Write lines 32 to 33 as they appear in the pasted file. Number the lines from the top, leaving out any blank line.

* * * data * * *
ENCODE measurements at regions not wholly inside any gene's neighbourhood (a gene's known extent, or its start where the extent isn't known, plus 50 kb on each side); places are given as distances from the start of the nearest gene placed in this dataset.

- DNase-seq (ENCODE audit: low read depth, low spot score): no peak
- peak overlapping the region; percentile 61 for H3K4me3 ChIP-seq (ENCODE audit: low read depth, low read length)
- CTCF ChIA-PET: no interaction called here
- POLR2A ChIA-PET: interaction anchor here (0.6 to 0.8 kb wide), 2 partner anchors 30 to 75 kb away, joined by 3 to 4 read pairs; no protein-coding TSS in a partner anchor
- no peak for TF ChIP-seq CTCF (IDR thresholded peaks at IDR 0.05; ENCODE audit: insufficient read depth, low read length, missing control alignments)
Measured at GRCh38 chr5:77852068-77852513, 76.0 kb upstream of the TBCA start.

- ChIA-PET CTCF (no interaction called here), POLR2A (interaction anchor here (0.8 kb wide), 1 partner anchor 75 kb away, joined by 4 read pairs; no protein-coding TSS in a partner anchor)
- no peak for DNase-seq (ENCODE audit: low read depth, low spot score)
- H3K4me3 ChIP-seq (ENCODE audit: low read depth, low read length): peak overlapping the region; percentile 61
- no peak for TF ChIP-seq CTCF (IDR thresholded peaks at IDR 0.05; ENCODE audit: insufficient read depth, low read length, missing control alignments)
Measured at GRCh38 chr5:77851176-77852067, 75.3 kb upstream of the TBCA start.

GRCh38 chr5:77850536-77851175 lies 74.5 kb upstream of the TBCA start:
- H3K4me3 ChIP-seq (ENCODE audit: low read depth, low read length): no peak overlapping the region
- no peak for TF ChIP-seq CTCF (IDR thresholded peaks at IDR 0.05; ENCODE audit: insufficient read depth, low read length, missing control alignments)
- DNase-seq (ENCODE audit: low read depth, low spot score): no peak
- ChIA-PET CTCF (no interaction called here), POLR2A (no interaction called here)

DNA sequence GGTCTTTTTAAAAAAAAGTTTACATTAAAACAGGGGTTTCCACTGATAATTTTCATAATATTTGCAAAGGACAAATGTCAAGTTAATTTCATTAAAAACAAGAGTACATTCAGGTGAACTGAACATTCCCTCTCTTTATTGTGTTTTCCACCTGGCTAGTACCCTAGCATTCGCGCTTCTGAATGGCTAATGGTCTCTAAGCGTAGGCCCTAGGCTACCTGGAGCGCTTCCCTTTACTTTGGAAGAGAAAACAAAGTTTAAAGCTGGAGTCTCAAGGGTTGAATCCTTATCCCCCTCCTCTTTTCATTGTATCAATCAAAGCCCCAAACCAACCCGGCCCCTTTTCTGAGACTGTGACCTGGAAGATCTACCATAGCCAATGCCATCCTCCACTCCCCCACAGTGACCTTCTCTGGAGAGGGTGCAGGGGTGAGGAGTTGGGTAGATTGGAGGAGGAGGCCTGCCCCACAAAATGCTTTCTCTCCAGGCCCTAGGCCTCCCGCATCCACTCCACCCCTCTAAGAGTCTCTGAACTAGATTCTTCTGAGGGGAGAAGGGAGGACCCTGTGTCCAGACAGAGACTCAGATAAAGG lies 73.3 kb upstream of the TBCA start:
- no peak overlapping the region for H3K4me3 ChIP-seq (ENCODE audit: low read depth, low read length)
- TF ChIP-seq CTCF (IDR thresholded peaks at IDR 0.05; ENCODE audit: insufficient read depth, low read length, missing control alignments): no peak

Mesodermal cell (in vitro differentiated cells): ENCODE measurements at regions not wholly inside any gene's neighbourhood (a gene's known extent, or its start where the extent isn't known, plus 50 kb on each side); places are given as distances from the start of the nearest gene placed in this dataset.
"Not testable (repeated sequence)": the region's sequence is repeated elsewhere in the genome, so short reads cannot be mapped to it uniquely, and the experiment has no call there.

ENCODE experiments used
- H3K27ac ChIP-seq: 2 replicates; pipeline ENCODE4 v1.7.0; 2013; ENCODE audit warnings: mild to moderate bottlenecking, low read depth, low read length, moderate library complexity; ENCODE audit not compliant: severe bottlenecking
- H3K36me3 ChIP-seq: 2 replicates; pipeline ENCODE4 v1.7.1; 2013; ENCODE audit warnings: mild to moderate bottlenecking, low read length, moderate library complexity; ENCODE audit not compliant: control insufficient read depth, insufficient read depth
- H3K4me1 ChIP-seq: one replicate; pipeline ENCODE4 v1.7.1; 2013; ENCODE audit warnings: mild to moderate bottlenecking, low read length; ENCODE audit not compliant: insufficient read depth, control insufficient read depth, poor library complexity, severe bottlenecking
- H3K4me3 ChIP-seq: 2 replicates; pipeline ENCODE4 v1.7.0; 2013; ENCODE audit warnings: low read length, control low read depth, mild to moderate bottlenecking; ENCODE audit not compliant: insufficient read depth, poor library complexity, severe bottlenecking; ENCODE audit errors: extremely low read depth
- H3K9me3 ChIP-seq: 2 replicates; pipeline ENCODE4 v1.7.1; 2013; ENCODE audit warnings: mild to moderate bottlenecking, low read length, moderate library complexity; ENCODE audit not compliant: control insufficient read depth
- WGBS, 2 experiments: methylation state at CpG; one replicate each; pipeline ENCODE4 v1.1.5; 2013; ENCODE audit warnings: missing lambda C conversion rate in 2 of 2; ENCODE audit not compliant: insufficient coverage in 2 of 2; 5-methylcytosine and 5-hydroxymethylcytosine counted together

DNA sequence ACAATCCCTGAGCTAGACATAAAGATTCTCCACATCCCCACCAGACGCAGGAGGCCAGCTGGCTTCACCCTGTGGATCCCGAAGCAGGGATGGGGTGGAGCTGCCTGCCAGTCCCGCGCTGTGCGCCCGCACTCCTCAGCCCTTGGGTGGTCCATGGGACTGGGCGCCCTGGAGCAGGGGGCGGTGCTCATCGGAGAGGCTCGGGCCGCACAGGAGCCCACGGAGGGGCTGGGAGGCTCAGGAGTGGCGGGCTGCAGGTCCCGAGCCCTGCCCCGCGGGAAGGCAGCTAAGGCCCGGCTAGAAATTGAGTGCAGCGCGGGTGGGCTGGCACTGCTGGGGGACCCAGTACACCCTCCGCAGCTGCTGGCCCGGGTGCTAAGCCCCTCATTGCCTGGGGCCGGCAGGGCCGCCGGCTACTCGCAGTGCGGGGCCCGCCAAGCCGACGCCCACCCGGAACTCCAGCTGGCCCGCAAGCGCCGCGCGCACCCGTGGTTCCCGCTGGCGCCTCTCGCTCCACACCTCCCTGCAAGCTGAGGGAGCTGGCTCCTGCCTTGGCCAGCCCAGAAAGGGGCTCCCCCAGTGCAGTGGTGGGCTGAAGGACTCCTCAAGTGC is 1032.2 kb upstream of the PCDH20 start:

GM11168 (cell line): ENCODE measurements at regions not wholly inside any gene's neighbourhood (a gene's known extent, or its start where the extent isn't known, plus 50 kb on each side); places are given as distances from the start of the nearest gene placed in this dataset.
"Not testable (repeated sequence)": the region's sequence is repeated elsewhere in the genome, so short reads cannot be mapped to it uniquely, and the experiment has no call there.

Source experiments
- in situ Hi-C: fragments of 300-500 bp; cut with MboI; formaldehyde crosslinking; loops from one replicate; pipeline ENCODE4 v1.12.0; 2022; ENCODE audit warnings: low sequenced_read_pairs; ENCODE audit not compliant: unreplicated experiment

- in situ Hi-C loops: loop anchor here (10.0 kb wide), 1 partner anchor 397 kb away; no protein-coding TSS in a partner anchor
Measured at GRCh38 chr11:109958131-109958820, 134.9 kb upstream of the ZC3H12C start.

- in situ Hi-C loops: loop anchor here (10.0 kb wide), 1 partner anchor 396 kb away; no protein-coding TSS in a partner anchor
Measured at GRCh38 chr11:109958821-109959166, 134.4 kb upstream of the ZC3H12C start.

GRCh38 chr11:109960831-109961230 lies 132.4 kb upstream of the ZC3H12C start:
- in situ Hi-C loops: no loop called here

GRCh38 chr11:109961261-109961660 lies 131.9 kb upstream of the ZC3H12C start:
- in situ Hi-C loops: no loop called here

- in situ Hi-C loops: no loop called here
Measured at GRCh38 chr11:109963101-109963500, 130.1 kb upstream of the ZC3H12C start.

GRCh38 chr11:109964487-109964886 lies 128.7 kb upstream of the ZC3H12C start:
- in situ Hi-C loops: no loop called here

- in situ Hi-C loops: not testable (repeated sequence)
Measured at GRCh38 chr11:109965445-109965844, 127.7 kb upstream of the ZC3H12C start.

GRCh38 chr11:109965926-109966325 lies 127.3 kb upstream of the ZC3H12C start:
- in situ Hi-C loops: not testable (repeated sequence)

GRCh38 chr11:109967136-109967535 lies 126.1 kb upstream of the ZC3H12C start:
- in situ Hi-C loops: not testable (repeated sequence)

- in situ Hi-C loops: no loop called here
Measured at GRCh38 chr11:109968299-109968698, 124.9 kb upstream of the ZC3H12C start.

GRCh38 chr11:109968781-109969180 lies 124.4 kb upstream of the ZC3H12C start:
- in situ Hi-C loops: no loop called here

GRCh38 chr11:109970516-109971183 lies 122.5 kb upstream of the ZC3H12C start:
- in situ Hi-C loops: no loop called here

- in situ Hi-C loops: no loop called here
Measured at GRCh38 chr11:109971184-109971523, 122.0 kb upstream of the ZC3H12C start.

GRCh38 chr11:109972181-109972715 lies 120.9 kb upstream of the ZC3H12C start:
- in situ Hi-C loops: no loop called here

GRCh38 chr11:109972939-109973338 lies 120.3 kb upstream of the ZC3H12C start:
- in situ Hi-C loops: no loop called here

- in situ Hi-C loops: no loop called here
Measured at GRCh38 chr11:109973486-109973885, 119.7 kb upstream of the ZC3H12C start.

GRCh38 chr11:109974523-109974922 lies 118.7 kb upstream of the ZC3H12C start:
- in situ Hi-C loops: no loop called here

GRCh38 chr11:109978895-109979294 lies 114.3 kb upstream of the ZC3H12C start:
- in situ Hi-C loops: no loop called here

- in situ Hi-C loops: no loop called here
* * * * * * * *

"Not testable (repeated sequence)": the region's sequence is repeated elsewhere in the genome, so short reads cannot be mapped to it uniquely, and the experiment has no call there.

Source experiments